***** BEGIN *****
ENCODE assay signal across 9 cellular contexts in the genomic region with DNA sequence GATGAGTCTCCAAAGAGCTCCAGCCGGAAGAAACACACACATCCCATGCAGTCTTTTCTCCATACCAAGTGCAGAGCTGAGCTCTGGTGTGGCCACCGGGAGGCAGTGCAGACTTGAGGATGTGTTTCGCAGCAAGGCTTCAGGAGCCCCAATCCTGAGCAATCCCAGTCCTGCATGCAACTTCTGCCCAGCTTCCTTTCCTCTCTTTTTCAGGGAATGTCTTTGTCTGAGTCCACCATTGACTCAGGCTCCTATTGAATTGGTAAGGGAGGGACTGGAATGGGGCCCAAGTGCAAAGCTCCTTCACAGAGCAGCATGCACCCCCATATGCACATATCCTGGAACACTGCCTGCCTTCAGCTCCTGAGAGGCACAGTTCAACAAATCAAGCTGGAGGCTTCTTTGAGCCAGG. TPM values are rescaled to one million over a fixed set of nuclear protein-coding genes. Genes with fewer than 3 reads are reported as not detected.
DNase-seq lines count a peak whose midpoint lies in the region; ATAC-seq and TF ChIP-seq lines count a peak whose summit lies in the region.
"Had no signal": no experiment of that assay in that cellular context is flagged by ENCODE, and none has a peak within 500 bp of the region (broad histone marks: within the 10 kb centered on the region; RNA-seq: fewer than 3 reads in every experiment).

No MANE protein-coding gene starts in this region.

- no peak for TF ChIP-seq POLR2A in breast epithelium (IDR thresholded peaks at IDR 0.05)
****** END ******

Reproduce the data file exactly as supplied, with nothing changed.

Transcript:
ENCODE assay signal across 9 cellular contexts in the genomic region with DNA sequence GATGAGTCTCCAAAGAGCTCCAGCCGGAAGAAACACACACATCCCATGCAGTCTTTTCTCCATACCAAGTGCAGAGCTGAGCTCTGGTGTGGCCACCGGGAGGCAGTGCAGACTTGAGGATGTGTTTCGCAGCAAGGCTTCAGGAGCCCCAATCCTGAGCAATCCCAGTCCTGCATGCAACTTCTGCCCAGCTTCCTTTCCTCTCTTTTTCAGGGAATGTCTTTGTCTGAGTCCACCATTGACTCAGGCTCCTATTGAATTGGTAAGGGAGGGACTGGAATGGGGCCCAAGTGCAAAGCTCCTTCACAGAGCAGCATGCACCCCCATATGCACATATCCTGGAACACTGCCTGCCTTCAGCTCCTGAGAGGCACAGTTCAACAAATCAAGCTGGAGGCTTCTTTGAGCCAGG. TPM values are rescaled to one million over a fixed set of nuclear protein-coding genes. Genes with fewer than 3 reads are reported as not detected.
DNase-seq lines count a peak whose midpoint lies in the region; ATAC-seq and TF ChIP-seq lines count a peak whose summit lies in the region.
"Had no signal": no experiment of that assay in that cellular context is flagged by ENCODE, and none has a peak within 500 bp of the region (broad histone marks: within the 10 kb centered on the region; RNA-seq: fewer than 3 reads in every experiment).

No MANE protein-coding gene starts in this region.

- no peak for TF ChIP-seq POLR2A in breast epithelium (IDR thresholded peaks at IDR 0.05)